All of them are exempted from paying taxes.

To ascribe some sort of constitutional prohibition from taxing these entities is to expand what the First Amendment declares beyond anything I recognize.

johnkanelis_92@hotmail.com

Public policy = taxation

Here’s a thought I want to share: If religious organizations are going to bully public officials into following certain policy positions, then they need to be taxed liked any other business.

The San Francisco Catholic Archdiocese has declared its intention to deny House Speaker Nancy Pelosi — a devout Catholic — communion because of her pro-choice stance on abortion.

Hold on!

Pelosi’s position on abortion is well-known and has been reported on since before she became a member of Congress. The SF archdiocese, though, has sniffed out an opportunity to make some extra hay over the issue because of that draft Supreme Court opinion that suggests the court is set to overturn the Roe v. Wade abortion decision.

Speaker Pelosi shouldn’t be denied a sacred religious sacrament because of a public policy dispute she might have with the leaders of the church of which she has been a lifelong member.

I should point out, too, that members of Congress, as do virtually members of the federal government, take oaths of loyalty to the Constitution, not to the Bible or any other holy book. The last time I checked, which wasn’t long ago, I determined for the umpteenth time that the Constitution is a secular document.

The Church is treading on a slippery and dangerous slope by denying the speaker the opportunity to partake in holy communion.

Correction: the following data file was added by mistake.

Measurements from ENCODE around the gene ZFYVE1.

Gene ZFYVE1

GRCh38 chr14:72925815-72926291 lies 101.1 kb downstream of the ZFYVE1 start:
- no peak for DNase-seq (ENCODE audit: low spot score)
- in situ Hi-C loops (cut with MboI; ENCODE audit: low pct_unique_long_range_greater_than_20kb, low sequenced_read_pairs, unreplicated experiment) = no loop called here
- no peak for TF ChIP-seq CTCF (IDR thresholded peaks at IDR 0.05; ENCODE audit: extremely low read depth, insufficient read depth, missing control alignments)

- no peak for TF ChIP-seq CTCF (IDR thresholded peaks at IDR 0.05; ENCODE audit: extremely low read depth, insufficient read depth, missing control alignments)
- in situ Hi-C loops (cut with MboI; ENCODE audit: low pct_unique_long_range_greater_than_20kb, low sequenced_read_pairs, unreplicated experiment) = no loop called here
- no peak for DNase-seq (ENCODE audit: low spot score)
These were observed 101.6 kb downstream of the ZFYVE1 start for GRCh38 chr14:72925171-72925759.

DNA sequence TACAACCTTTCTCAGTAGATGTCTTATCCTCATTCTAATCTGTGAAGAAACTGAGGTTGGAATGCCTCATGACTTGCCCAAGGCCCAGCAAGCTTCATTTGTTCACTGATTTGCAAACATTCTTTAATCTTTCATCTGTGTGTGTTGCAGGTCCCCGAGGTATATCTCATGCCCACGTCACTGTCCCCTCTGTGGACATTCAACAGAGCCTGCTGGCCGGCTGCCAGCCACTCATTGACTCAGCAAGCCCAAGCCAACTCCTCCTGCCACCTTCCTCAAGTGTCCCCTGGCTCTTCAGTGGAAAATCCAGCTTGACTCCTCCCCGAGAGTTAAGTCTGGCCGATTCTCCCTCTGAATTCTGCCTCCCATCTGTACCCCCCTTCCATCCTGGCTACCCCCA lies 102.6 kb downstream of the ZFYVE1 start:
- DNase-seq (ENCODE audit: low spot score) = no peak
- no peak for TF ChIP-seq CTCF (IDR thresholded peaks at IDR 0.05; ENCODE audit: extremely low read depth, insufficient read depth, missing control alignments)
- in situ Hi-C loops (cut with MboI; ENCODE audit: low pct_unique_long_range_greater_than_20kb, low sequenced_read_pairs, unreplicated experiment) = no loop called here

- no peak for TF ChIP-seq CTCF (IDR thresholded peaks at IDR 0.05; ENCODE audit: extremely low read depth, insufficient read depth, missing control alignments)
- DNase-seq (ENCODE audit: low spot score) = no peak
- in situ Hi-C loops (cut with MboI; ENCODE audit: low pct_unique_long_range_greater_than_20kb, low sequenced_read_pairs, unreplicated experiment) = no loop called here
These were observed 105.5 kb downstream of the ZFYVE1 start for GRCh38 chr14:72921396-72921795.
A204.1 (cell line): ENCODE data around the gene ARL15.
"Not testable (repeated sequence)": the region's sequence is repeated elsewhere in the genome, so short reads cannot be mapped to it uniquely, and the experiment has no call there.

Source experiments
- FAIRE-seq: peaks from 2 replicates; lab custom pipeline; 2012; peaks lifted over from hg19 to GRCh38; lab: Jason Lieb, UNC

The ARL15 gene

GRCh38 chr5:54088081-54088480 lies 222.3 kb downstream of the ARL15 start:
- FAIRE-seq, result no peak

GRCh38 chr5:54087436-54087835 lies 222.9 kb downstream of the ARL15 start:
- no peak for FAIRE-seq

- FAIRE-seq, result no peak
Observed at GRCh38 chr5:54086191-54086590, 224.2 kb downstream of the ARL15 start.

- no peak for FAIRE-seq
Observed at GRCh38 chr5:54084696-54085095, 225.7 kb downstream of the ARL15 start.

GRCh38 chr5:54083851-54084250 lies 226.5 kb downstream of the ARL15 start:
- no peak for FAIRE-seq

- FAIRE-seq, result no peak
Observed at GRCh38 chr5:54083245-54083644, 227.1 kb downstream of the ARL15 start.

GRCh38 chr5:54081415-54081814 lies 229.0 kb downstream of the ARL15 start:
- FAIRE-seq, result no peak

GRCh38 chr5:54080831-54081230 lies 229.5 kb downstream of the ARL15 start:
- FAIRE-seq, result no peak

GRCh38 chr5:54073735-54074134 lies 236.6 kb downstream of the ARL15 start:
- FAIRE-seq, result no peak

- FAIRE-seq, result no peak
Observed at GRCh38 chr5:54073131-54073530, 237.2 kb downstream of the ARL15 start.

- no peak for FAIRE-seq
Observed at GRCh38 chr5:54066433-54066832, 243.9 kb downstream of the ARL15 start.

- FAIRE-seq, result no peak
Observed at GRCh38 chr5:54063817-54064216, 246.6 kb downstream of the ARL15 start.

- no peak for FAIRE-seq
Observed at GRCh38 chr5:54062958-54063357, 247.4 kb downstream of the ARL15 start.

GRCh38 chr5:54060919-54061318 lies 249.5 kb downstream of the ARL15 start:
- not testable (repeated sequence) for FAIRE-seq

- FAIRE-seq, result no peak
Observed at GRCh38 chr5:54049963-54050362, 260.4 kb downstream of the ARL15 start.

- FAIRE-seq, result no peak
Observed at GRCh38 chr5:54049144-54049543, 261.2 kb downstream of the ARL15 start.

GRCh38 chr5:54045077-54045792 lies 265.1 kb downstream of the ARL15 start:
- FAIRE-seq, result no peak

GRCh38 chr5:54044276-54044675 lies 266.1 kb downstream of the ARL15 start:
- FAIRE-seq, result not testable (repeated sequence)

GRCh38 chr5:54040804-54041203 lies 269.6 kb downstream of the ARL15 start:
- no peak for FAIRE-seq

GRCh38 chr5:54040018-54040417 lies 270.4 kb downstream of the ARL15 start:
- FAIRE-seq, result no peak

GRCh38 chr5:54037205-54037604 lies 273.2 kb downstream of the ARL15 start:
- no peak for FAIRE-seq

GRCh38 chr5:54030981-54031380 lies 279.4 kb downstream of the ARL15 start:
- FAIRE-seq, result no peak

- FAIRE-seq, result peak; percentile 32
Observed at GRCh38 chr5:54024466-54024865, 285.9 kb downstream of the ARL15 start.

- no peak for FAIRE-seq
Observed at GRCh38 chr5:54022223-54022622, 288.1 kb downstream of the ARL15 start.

But if the Church is allowed to get away with this kind of bullying, then there needs to be a serious debate and a decision on requiring religious organizations to share in the tax burden that falls on the rest of us.

johnkanelis_92@hotmail.com

Send in The Donald!

Did I just hear that the Kremlin published a list of public officials Russia has banned from entry? And do I also understand correctly that Donald J. Trump is not among the names on the list of individuals who would be denied entry into Russia?

Interesting, yes? Of course it is!

With that, let’s all hope The Donald decides to visit Russia. That he decides to arrange for a meeting with his pal Vladimir Putin. That TV cameras take pictures of the two of ’em smiling, laughing and getting along so famously.

What a marvelous PR “opportunity” that would present. Don’t you agree? Please, Donald. Go to Russia!

johnkanelis_92@hotmail.com

Texas GOP set to nominate seriously damaged AG

If we are to believe the public opinion polls — which I tend to do — then Texas Republican voters are going to nominate for a third term a state attorney general who is under criminal indictment and who is the subject of an FBI investigation into reports of criminal activity.

AG Ken Paxton is (allegedly) as crooked as a dog’s hind leg. Yet he is poised to survive an intraparty challenge from Land Commissioner George P. Bush.

Eeek!

I do not get it. Really. I just cannot fathom how this clown can be nominated for a third term as attorney general while facing a trial that could result in a lengthy prison term is he’s convicted.

A Collin County grand jury indicted Paxton in 2015 on securities fraud charges. His trial has been postponed and kicked around, from Collin County, to Harris County and now back to Collin County.

It’s been seven years since the indictment came down.

Then came the resignation of seven top AG’s office lawyers. The whistleblowers allege that Paxton has been playing favorites and have accused him of accepting a bribe. In comes the FBI.

Can’t Texas Republicans do better than that?

I guess not! Shame on them.

johnkanelis_92@hotmail.com